Making the most of awkward spaces
Sometimes the introduction of an open plan extension can leave a void in the centre of the house where there had been a previous living area. A designer can help.
“It’s important to inject function back in. Use a stronger colour on the walls, introduce joinery or wall panelling, or change up the lighting, it can be made more inviting, and may become your new ‘snug’ or post-dinner entertaining space with guests,” Martin and Rankin suggest.
Paint is another clever and inexpensive way of altering a space, they say. “Paint a large sample of the proposed colour on various walls and live with it for a couple of days. You will be amazed at how a colour can feel different at various times of the day and with weather changes, so take the time to get it right.”
Interior trends come and go, but one that’s set to stay thanks to the pandemic is how we use our homes for rest, work and play.
“That joy of separation between work and home life has merged and has put pressure on our homes. Clients want their homes to be more flexible, the main addition being incorporating a work space, but one that is flexible by having the option of closing it away when not in use to allow for evening and weekend family time,” Martin and Rankin say.
Look at movies for colour schemes, and high fashion can inspire shapes and forms in your soft furnishing
This could mean an office area with a fold-over door that can be shut away in the evening time to physically and mentally put thoughts of work to bed.
When it comes to décor trends, Cunnane asserts that homeowners can afford to take some small risks. “There is nothing wrong with getting your inspiration from current trends, but why not consider broadening your sources,” she says. “Look at movies for colour schemes, and high fashion can inspire shapes and forms in your soft furnishing.”
Into 2021, North Design is seeing natural, light and dark timber tones teamed with accents of black. “There is a strong emphasis on textures, the use of rattan in headboards, chairs and accent furniture are all leading features. Colourwise it is a muted use of tones - earthy greens, mustards and dusty pinks.”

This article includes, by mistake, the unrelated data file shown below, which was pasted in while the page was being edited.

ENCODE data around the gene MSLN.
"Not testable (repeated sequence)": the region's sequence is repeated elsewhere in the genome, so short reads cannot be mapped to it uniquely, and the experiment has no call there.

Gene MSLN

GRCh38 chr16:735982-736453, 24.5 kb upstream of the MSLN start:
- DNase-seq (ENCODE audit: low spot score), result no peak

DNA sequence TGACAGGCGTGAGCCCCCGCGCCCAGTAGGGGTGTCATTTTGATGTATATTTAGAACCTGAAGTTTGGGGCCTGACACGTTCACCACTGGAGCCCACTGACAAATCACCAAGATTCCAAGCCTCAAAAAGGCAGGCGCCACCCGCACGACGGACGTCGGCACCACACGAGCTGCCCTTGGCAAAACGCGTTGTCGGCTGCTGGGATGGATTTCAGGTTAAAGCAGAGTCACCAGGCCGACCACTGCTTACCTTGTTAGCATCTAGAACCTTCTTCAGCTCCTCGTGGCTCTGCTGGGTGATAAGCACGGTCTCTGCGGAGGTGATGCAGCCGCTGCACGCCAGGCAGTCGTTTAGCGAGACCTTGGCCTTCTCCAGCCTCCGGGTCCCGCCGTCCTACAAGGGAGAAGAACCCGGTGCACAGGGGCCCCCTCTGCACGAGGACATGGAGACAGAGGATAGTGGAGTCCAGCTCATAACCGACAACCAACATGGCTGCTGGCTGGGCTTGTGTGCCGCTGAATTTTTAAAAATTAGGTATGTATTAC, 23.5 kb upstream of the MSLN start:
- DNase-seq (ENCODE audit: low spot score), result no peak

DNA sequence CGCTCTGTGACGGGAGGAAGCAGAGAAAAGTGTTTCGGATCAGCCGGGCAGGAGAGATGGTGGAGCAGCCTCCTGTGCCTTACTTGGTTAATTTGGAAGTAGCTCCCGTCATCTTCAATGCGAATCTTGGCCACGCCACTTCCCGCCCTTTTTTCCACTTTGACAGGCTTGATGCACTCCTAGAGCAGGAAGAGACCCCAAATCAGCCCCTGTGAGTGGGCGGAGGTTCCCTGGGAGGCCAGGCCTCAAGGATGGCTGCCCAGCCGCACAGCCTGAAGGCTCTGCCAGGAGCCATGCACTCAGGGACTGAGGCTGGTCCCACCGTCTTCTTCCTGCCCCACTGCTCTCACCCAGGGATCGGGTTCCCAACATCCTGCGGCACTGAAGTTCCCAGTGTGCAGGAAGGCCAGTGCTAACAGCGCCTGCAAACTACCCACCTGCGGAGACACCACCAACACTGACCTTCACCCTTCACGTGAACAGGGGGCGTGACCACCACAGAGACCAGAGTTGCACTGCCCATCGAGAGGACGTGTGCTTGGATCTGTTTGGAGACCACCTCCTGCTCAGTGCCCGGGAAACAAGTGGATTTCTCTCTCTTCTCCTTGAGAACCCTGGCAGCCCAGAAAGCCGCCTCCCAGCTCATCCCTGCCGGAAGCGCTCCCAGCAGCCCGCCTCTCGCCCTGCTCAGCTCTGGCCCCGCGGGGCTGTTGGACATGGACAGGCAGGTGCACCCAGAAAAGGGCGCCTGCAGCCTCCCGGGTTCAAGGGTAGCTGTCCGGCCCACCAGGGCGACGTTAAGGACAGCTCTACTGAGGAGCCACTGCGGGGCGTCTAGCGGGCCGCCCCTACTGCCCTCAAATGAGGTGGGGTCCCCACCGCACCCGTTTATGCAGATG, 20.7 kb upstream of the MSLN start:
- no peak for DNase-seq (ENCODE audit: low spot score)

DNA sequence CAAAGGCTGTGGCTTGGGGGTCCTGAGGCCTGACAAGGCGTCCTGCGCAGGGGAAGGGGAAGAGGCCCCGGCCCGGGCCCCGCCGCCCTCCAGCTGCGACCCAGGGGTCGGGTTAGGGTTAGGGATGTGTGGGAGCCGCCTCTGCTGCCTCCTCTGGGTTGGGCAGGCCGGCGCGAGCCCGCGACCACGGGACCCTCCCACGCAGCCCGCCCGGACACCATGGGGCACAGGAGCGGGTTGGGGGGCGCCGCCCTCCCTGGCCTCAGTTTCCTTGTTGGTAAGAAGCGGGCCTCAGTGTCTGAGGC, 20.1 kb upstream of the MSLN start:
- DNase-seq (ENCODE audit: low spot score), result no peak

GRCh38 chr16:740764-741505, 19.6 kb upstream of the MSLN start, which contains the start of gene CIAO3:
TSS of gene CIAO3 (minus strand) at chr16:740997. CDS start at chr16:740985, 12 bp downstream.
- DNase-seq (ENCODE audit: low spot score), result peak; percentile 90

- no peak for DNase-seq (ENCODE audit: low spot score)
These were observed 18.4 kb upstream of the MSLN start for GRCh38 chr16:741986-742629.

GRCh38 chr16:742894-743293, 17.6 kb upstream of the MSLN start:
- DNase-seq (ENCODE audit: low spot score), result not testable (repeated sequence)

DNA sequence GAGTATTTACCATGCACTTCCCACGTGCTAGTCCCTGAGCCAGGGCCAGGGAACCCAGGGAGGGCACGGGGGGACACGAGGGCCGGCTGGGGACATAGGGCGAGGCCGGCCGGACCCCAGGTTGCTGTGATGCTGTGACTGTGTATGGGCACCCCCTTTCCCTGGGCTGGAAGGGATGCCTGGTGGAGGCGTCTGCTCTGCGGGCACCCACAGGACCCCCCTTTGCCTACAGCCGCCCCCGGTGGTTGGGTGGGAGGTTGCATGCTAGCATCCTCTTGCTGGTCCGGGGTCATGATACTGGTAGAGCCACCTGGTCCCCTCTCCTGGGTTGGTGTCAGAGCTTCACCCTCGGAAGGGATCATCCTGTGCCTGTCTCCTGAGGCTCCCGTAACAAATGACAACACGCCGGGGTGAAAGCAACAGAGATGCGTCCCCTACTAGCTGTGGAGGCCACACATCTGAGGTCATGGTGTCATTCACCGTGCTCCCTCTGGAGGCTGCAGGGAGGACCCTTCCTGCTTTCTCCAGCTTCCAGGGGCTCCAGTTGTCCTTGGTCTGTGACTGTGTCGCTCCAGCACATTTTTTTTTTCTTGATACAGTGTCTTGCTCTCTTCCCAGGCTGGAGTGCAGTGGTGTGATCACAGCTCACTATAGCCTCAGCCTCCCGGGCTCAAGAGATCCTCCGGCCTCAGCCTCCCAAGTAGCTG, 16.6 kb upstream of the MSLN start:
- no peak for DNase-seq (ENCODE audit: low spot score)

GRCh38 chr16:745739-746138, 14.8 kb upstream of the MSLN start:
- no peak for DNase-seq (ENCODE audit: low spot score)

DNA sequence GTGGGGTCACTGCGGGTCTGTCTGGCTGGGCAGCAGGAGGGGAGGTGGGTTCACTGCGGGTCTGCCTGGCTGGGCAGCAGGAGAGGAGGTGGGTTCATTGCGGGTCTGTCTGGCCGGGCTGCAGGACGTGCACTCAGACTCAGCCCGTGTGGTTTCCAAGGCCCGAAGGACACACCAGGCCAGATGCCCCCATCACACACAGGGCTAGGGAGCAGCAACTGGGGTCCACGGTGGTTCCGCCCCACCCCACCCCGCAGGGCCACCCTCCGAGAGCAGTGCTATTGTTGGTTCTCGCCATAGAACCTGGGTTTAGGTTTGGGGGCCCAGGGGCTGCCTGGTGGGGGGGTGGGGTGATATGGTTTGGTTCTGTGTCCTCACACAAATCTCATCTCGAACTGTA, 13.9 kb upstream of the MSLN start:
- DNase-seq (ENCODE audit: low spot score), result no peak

About Switch it Up
Switch it Up is a new 12-part series for those who might be considering switching mortgage provider to make savings on their monthly repayments. It is a follow-up to the award-winning Story of Home series, which explored the idea of home through the eyes of creative people who found their dream place to live.
Now, Switch it Up, which like Story of Home is supported by Ulster Bank, looks at helpful information on home improvements as well as renovators' home tours. Plus, we've got helpful answers to your mortgage switching queries: from the incentives to how long it will take (not long!) and what's involved in making a mortgage switch, read our Everything you need to know about switching your mortgage guide at irishtimes.com/switchitup.
Perhaps now more than ever, we want our homes to suit the way we live and work, and being able to explore the potential in our homes offers us flexibility. This series is designed to unlock the ways in which we might Switch it Up in our homes as our wants and needs change.
Switching your mortgage could free up funds to help you make these changes. “At Ulster Bank, we want to be a part of the journey you take in making your home the best it can be,” says Sean Kellaghan, mobile mortgage manager at Ulster Bank.
“We want to make the mortgage switching process as simple and as hassle free as you do,” he adds. Kellaghan understands the stress that can come with making a switch, and he offers reassurance.
“We are here to help you, and the process is a lot shorter and a lot more straightforward than you might think. Get in touch today and we can talk you through the options and process.”
For more information, visit ulsterbank.ie
Ulster Bank Ireland DAC is regulated by the Central Bank of Ireland